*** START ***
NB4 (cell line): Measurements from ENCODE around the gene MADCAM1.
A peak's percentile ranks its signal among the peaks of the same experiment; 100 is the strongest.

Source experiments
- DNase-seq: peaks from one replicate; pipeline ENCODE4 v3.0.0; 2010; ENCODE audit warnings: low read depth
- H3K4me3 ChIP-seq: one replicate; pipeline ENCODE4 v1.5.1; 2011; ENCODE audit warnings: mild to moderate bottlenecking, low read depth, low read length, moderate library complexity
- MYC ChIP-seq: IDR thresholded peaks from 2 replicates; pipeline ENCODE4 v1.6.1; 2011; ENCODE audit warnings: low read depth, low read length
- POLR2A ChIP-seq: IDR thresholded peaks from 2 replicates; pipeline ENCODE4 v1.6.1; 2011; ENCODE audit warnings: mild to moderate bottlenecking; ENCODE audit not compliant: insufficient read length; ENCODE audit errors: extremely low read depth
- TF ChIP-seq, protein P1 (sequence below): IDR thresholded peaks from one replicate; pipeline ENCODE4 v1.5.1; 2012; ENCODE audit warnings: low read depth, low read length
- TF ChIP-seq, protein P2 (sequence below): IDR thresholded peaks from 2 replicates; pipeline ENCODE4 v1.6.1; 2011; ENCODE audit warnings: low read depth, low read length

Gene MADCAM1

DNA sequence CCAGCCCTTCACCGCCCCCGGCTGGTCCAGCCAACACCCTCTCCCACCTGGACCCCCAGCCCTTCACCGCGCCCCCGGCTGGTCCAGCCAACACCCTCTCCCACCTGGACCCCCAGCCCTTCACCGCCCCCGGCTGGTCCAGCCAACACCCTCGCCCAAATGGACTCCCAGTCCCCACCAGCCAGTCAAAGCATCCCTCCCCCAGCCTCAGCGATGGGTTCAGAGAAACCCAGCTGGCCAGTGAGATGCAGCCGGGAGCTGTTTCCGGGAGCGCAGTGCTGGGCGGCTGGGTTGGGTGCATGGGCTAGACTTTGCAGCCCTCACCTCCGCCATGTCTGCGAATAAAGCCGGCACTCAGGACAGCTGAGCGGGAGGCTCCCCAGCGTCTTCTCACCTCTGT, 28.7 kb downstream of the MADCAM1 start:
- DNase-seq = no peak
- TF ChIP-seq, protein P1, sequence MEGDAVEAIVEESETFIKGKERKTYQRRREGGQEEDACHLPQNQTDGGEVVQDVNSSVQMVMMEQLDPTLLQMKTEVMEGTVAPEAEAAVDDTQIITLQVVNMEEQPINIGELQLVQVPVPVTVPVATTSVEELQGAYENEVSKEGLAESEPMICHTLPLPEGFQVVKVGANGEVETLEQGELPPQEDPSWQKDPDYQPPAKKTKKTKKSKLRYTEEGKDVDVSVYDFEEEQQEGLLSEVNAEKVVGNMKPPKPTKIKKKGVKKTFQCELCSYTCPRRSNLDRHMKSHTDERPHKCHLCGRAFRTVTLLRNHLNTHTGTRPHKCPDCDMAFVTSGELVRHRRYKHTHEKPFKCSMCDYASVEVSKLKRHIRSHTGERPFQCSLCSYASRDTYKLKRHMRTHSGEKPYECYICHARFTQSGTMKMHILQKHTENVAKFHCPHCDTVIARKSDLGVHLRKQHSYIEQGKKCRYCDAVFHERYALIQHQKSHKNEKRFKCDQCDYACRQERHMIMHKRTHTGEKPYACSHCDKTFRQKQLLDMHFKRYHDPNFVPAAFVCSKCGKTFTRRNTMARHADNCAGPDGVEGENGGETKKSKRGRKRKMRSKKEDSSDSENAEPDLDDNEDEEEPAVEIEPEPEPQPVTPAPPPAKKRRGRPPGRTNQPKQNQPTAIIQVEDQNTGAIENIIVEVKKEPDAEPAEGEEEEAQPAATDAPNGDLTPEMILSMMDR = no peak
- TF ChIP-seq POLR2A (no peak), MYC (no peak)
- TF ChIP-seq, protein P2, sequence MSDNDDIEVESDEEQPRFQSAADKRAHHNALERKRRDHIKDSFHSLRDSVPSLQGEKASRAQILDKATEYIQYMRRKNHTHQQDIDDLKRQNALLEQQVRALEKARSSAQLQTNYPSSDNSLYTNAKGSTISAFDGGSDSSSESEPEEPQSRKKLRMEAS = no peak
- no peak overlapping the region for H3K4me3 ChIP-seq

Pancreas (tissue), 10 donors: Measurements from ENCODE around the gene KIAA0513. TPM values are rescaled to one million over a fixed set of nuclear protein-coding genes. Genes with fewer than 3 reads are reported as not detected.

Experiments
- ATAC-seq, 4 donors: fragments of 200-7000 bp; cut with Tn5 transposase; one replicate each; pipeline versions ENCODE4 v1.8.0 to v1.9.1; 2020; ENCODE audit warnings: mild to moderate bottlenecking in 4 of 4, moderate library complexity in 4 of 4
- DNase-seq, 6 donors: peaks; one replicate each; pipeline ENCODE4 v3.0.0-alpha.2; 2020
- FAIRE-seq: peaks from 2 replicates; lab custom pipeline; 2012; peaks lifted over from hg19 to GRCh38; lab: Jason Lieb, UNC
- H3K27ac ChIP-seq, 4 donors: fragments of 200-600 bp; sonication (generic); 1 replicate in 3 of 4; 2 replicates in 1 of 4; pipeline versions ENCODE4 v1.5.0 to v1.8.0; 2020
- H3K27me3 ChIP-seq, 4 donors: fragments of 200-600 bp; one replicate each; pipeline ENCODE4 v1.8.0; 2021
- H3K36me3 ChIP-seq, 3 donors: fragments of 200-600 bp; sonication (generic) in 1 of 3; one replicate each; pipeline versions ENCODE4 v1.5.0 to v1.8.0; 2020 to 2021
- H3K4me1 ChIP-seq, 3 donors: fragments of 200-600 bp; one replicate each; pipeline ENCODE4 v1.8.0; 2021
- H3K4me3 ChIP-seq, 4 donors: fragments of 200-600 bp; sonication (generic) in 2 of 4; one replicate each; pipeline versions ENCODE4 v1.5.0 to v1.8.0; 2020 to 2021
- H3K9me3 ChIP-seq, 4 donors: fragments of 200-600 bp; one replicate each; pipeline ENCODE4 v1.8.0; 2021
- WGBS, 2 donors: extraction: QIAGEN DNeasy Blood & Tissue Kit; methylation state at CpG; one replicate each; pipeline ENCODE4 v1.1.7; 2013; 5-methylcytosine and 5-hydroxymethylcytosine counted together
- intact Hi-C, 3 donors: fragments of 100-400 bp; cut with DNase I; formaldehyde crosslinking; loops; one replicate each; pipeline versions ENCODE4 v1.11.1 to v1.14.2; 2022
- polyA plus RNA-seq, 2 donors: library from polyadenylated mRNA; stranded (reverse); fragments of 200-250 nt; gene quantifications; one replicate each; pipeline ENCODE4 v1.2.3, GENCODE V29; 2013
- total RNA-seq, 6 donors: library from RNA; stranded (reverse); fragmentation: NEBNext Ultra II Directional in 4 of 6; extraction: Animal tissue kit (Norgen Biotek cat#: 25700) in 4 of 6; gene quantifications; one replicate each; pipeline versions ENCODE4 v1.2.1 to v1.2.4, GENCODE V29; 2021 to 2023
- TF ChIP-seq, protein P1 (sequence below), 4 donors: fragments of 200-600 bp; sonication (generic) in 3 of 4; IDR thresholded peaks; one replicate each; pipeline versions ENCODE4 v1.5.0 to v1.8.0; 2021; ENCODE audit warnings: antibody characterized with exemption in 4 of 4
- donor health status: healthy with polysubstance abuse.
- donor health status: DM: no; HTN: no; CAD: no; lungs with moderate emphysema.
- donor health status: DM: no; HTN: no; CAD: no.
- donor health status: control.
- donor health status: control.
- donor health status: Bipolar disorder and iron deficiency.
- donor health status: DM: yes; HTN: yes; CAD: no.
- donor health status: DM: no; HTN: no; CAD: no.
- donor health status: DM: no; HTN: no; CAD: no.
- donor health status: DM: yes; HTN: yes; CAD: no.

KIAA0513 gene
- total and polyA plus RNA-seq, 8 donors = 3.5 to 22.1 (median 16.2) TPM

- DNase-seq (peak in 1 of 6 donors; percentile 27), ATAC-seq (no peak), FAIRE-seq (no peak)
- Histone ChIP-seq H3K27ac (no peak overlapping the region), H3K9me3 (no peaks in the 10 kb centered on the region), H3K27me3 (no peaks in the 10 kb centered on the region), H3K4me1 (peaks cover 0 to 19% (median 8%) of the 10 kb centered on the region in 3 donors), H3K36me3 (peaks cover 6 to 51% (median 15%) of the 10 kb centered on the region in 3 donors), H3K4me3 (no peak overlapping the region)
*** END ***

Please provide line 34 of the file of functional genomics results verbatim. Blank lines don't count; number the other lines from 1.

- donor health status: DM: no; HTN: no; CAD: no; lungs with moderate emphysema.